What a grape harvest.
An early start to the grape harvest
It had been a hot dry summer. Just a couple of days over 40 degrees. Mostly it was mid to high 30s. Ideal ripening weather. Several warm nights also accelerated the ripening. We started with what we thought would be a trial pick on the 14th February, before starting in earnest on Thursday 18th February . We knew the crop was ripening nicely but thought it was just below the Baume’ we were waiting for. While I had been testing a random sample of berries each week since veraison, it’s not until you pick and crush all of the bunches on a number of vines that you are confident that you have an accurate Baume reading. We also wanted to get a better idea of how many grapes we had, so by picking 18 vines in various patches across the vineyard we thought we would also be able to predict to with some accuracy the likely total yield. To our surprise and consternation the sample pick was all in the range of 13.3-13.5 Be. Surprise, because it was ready to go. Consternation because we had booked our casual workforce for Thursday 18th February and were unable to get them any earlier.
- Do our trial pick even earlier
- Identify early recipients
- Hope that our new 5 acre planting running east-west will ripen slower
- Research ways to extend the season out a week or two
Pickers – Casual Labour
Access to pickers was to prove a sticking point throughout the season. Of course it wasn’t just us who were having an early season, other vineyards were in the same boat, but so were tomato growers, peach and apricot growers and the factories that processed the peaches etc. We have a very loyal core of local workers, but we need to supplement them with staff from contractors. Some days I’d ask for 10 pickers and get 5. Some days I’d ask for 16 and get 10. Contractors were trying to look after their customers by giving everyone some workers, but it made it hard to plan. But at other times they were trying to look after their workers and one day when other vineyards had finished their picking we asked for 16 workers and got 24. All workers got some work, but at times we didn’t have enough picking buckets, tractors or trailers.
- Invest in more picking trailers
- Enhance relationships with picking contractors and work to have priority for picking staff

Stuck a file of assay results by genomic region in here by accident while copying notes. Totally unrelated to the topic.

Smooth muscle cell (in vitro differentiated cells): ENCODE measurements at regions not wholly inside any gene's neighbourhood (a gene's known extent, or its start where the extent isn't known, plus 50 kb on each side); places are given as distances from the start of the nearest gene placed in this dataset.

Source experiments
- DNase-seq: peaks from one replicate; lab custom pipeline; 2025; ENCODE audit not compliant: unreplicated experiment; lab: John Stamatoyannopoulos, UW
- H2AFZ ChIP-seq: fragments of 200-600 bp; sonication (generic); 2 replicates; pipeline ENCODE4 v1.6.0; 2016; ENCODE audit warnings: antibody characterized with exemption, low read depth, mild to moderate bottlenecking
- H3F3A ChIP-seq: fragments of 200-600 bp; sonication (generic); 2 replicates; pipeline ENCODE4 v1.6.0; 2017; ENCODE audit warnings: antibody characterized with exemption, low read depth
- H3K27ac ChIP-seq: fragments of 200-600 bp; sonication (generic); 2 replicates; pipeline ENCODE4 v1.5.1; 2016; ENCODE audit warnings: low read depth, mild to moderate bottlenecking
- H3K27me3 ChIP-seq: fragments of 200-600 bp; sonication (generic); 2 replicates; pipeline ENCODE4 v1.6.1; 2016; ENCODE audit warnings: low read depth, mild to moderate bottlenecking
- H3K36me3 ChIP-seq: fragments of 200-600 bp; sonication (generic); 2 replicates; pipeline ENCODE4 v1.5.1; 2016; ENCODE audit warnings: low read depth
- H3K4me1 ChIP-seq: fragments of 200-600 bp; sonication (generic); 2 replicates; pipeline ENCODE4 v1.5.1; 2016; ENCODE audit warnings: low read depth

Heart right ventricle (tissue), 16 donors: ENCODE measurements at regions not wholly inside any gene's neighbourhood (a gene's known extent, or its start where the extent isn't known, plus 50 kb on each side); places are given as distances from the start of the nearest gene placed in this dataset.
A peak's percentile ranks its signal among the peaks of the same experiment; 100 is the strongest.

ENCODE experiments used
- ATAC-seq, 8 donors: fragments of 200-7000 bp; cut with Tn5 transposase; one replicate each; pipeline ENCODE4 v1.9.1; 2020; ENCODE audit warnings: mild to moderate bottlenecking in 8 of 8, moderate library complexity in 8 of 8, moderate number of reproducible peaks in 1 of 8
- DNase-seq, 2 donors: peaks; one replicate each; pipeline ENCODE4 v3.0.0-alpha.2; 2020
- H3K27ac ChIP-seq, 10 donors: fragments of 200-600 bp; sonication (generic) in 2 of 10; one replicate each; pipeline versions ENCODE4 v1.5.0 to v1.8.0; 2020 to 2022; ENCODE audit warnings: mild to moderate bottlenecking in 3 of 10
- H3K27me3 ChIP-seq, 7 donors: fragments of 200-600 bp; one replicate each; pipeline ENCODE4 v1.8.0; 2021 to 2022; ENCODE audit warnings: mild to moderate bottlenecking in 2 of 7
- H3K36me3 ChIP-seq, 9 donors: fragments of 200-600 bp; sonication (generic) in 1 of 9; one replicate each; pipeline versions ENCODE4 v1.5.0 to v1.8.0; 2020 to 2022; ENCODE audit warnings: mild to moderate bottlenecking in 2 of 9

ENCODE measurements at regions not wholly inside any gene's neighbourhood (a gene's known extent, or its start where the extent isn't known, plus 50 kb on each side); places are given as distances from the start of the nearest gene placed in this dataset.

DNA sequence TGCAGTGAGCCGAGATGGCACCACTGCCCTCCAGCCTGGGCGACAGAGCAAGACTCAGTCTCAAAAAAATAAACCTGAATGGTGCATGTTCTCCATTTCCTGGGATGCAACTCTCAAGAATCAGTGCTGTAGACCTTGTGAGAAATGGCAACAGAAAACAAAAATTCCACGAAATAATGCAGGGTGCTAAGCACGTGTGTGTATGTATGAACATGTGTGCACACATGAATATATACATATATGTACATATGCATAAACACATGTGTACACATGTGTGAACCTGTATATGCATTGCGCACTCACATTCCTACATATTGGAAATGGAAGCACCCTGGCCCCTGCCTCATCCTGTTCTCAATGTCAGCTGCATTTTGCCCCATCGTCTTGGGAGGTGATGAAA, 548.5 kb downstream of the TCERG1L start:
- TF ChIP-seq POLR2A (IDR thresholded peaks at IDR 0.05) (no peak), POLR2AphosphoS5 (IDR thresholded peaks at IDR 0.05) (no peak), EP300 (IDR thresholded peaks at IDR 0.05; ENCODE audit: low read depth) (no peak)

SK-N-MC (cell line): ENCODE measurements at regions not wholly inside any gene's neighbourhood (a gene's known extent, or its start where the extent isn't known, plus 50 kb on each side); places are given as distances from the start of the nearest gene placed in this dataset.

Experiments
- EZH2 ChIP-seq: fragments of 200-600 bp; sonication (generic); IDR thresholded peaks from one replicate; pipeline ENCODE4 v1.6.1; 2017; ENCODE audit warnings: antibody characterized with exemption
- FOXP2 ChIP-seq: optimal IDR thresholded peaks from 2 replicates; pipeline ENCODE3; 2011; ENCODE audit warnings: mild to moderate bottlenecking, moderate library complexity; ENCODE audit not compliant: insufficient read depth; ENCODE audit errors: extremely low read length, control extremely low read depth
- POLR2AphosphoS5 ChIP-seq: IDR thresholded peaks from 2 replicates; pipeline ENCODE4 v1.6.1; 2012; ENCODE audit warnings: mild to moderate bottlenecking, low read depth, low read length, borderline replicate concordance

The fruit was very even, small berries, small bunches and no disease, mildew or mould and a yield of about 2.5 tonnes/acre. The dry summer meant that we had only sprayed with Sulphur once, just before flowering in November. This was low intervention fruit at its best. We were delighted to add Peter and Claire Tuohey’s vineyard to the Republic. It’s a bit like Tasmania, a little island of great fruit a little further up along the Colbinabbin Range. Great red soils, 20 year old vines and produced some wonderful fruit.
All fruit was hand picked, mostly into our custom made waxed cardboard boxes. These are continuing to work extremely well. There were a couple of requests from citizens wanting to use their own bulk containers. This remains a very difficult exercise due to the restrictions regarding disease control (Phyloxera) and the difficulty in getting the bins delivered prior to picking. We made one attempt at transferring picked grapes from our bins to another bin. It was time-consuming, messy and wasteful (we ended up with a 150 kg that got wasted).
The early fruit was near on perfect with Baumes’ of 13.5 – 13.8 and pH 3.5. There were a few problems with earwigs in some of the fruit from one block, but it seemed to have no effect on the wine. The hot weather was relentless and the fruit ripened much quicker than we would have liked. The season lasted barely three weeks, but by the end Baumes’ had gone out to 15+ and the acid had dropped off to around pH 4. Not an ideal ending, so we will have some big wines in 2016.
About 30% of the grapes are collected from the vineyard, including 10% which are self picked. Apart from a small quantity that goes interstate the rest of the deliveries are spread pretty evenly around Melbourne. There is a growing interest in citizens making their wine onsite. This seems to be driven by a number of factors including disruptions at home (eg. renovations or moving house), a trend to apartment living and smaller blocks, and an interest in making wine commercially.
- identify citizens who are able to receive fruit mid-week (eg. retired, self-employed, work from home)
- establish more meeting points for Northern, Western, Southern and Eastern Suburbs
- investigate “hub and spoke” delivery options.
- encourage those who can to pick their own and/or collect directly from the vineyard
The heat during the harvest and lead up to harvest was relentless. The season just kept setting records for above average temperatures and low rainfall. It is hard to convey the toll on workers of day after day in the direct sun picking. A big thank you to those who were there from beginning to end and all those who contributed to the task of trying to get the vintage picked and packed. We filled 152 separate orders in 18 days of the harvest.
We are always into continuous improvement. Our aim is to be deliver the best grapes to our citizen winemakers. With more people wanting lower Baumes’ and with the seasons getting earlier this create extra challenges in terms of our ability to pick and deliver, but also to get the attention of our citizens to be ready.
- investigate having some spare bulk bins available for people who want bulk delivery (Establish costings)
- investigate building a new shed to accommodate on-site making and storage (Establish costings)
Overall it has been a very good season.
Sorry to all those who missed out. We were still getting requests for order three weeks after we had finished. Maybe next year.
Thanks to all who have made it enjoyable. We look forward to swapping a bottle.
We’d love to see you at the vineyard, our cellar door is open 7 days a week.